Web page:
The student news site of Adlai E. Stevenson High School


The student news site of Adlai E. Stevenson High School


The student news site of Adlai E. Stevenson High School


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Staffers defend lower prices, alternatives to summer school price hikes

There’s 104 days of summer vacation and the annual problem of our generation is still finding a good way to spend it. While some pick up shifts at McDonald’s and others choose to travel abroad, one choice has become increasingly expensive: summer school. 

Stevenson students chose to take summer school for a couple of reasons, including their parents wanting them to be productive over the summer, they don’t have enough space in their schedule next year, or they need to fulfill their graduation requirements. However, enrolling at Stevenson’s summer school carries a hefty price tag of $400 for one semester, or four weeks, of instruction. 

In stark comparison, nearby schools present a more financially accessible price. During the summer of 2023, Vernon Hills HS offered courses at $200 per semester and Lake Zurich HS costs $250 per semester for an equivalent period of coursework. 

Despite the expensive summer school costs at Stevenson, 70 percent of the incoming Freshman class choose to enroll in a course– the most popular of which is World History. Along with earning credit, some students see it as their first chance to learn with a new group of peers, become acclimated to the environment, and get a taste of Stevenson’s rigor.

Classes like Health, US History, and Government are popular for upperclassmen to make space in their schedules for various electives. As students who choose summer school for this reason, it becomes increasingly apparent that prioritizing electives as a break affords students to both explore interests, nurture passions, and cultivate well-rounded educational experiences.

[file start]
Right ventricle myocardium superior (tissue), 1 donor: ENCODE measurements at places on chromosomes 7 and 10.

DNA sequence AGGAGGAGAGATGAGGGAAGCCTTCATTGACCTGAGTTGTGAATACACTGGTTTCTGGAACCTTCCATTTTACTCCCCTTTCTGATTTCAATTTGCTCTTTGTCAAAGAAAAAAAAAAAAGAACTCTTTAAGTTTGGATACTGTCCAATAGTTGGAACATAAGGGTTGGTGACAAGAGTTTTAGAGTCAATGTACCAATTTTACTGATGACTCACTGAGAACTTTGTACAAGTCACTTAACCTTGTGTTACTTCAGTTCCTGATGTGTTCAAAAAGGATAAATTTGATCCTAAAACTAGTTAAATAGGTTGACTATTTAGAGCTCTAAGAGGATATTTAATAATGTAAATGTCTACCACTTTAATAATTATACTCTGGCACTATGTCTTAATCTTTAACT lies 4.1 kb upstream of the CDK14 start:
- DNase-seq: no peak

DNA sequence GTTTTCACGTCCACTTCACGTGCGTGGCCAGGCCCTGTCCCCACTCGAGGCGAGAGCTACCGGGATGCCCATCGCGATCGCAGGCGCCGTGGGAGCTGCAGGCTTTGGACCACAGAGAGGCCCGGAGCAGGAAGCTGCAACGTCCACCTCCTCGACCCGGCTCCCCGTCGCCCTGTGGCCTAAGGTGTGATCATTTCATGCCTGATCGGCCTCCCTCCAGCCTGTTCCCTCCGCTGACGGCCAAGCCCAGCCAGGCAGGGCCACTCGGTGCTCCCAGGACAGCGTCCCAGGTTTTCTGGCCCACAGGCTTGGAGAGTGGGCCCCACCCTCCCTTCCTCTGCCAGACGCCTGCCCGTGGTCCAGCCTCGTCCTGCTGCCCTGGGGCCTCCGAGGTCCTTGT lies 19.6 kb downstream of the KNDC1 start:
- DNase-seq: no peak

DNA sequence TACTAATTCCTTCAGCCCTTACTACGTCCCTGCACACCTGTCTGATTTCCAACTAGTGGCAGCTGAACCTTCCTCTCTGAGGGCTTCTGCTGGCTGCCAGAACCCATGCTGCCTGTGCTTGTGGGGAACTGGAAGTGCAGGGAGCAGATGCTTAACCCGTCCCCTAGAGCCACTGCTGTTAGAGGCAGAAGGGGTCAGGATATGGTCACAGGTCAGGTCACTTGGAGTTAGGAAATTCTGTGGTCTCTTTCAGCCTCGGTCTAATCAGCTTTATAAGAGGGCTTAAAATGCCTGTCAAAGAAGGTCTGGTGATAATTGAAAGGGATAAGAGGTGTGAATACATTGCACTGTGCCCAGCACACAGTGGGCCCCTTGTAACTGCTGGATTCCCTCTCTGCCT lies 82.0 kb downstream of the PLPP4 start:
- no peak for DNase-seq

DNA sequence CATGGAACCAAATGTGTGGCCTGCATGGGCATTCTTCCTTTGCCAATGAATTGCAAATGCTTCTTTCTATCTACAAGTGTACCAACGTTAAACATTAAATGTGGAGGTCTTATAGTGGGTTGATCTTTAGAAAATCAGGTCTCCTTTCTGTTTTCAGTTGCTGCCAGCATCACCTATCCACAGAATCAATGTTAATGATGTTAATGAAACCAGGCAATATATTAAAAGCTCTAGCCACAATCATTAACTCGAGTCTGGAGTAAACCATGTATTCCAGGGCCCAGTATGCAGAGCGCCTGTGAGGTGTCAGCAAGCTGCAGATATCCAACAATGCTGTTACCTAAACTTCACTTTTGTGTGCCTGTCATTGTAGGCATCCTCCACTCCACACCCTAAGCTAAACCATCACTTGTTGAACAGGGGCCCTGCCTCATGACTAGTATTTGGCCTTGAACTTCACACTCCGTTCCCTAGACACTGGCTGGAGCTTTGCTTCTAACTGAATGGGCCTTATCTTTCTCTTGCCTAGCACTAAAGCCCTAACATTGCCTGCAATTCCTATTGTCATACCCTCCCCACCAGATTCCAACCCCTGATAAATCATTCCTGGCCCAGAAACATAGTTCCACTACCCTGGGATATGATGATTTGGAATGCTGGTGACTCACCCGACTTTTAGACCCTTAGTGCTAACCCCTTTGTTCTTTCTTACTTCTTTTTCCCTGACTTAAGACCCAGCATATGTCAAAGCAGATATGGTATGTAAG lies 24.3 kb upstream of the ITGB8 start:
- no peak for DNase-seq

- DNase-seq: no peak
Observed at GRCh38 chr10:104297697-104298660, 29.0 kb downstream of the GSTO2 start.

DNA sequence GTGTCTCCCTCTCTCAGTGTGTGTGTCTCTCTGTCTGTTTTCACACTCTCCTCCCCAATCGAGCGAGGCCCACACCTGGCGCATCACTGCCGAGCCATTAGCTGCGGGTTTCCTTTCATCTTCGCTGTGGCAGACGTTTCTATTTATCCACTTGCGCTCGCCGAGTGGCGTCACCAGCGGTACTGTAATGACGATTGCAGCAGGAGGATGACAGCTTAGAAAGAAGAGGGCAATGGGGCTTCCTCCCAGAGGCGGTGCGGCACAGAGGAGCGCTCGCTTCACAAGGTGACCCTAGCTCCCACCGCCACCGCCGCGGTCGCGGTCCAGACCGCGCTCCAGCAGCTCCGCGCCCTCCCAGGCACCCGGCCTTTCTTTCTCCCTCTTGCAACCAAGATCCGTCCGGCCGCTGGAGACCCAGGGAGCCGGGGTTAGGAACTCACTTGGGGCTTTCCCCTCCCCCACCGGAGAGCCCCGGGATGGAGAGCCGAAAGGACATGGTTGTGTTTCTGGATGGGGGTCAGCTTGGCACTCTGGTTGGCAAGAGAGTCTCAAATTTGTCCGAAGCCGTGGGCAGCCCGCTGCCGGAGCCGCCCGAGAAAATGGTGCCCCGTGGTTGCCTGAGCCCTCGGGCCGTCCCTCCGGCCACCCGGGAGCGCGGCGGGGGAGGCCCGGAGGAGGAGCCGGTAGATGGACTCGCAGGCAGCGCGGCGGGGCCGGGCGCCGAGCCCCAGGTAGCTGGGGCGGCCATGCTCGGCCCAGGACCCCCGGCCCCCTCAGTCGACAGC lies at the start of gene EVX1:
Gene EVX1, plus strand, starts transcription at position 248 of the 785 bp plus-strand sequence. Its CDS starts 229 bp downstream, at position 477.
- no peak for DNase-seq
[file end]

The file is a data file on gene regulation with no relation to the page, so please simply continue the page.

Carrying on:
However, pursuing these experiences should not be overshadowed by financial burdens. While Stevenson offers opportunities for low-income families to ensure no student will be held back by financial constraints, Stevenson does not consider the difference between disposable income and wealth. 

This perpetuates inequality by assuming most students can pay for it if they do not come from low-income families. While many Stevenson families do not qualify for the free and reduced lunch program, some of them would struggle to pay $400 on top of all other student expenses such as school supplies, clothes, and expenses for any extracurriculars.

The most immediate solution is to adjust prices, however the administration should consider other potential solutions to promote learning. One such solution lies in Stevenson allowing students to take accredited free online courses. Alternatively, Stevenson can offer scholarships so that students can pay less for the summer school courses they have to take.

Another is to allow enrollment at a community college’s programs and transferring credits from their class. With robust dual credit systems at Loyola ($195) and the CLC Tech Campus classes already in shape, the framework using college credit is already set for Stevenson.  

Ultimately, “Success for Every Student” is a motto which Stevenson does not reflect through its payment models. With a plethora of reasons to sign up for summer school, Stevenson should prioritize reducing the costs of classes to remove the financial burdens of pursuing an education. 

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